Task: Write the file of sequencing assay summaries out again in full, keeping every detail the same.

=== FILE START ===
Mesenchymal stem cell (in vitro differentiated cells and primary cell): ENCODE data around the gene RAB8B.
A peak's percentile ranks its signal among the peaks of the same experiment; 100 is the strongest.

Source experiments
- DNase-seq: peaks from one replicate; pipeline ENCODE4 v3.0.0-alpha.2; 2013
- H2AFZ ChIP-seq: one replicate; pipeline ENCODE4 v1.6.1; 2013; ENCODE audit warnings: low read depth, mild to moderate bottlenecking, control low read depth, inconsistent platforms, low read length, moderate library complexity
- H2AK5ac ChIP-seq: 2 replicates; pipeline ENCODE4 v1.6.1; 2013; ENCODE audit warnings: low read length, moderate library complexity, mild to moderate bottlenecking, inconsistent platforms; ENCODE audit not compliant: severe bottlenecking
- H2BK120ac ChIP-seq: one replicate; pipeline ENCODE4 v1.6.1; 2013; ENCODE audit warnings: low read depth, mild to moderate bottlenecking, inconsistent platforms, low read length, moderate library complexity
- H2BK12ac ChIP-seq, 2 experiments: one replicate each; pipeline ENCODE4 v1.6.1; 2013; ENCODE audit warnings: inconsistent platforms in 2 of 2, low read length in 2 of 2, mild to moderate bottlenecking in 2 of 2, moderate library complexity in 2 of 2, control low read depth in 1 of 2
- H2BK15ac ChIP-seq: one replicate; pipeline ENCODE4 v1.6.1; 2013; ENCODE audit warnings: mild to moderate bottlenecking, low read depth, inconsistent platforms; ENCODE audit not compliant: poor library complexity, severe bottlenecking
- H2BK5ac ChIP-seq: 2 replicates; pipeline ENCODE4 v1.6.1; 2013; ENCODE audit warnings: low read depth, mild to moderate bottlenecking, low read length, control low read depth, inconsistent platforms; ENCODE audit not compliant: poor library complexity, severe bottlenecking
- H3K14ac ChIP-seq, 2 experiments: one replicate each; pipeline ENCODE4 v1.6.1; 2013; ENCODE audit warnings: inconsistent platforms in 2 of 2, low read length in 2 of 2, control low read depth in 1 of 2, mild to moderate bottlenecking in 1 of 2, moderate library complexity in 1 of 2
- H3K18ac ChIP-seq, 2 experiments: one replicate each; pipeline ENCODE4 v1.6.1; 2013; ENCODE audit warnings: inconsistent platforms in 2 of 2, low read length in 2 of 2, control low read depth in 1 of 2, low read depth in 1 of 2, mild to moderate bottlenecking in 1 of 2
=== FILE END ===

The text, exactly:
Mesenchymal stem cell (in vitro differentiated cells and primary cell): ENCODE data around the gene RAB8B.
A peak's percentile ranks its signal among the peaks of the same experiment; 100 is the strongest.

Source experiments
- DNase-seq: peaks from one replicate; pipeline ENCODE4 v3.0.0-alpha.2; 2013
- H2AFZ ChIP-seq: one replicate; pipeline ENCODE4 v1.6.1; 2013; ENCODE audit warnings: low read depth, mild to moderate bottlenecking, control low read depth, inconsistent platforms, low read length, moderate library complexity
- H2AK5ac ChIP-seq: 2 replicates; pipeline ENCODE4 v1.6.1; 2013; ENCODE audit warnings: low read length, moderate library complexity, mild to moderate bottlenecking, inconsistent platforms; ENCODE audit not compliant: severe bottlenecking
- H2BK120ac ChIP-seq: one replicate; pipeline ENCODE4 v1.6.1; 2013; ENCODE audit warnings: low read depth, mild to moderate bottlenecking, inconsistent platforms, low read length, moderate library complexity
- H2BK12ac ChIP-seq, 2 experiments: one replicate each; pipeline ENCODE4 v1.6.1; 2013; ENCODE audit warnings: inconsistent platforms in 2 of 2, low read length in 2 of 2, mild to moderate bottlenecking in 2 of 2, moderate library complexity in 2 of 2, control low read depth in 1 of 2
- H2BK15ac ChIP-seq: one replicate; pipeline ENCODE4 v1.6.1; 2013; ENCODE audit warnings: mild to moderate bottlenecking, low read depth, inconsistent platforms; ENCODE audit not compliant: poor library complexity, severe bottlenecking
- H2BK5ac ChIP-seq: 2 replicates; pipeline ENCODE4 v1.6.1; 2013; ENCODE audit warnings: low read depth, mild to moderate bottlenecking, low read length, control low read depth, inconsistent platforms; ENCODE audit not compliant: poor library complexity, severe bottlenecking
- H3K14ac ChIP-seq, 2 experiments: one replicate each; pipeline ENCODE4 v1.6.1; 2013; ENCODE audit warnings: inconsistent platforms in 2 of 2, low read length in 2 of 2, control low read depth in 1 of 2, mild to moderate bottlenecking in 1 of 2, moderate library complexity in 1 of 2
- H3K18ac ChIP-seq, 2 experiments: one replicate each; pipeline ENCODE4 v1.6.1; 2013; ENCODE audit warnings: inconsistent platforms in 2 of 2, low read length in 2 of 2, control low read depth in 1 of 2, low read depth in 1 of 2, mild to moderate bottlenecking in 1 of 2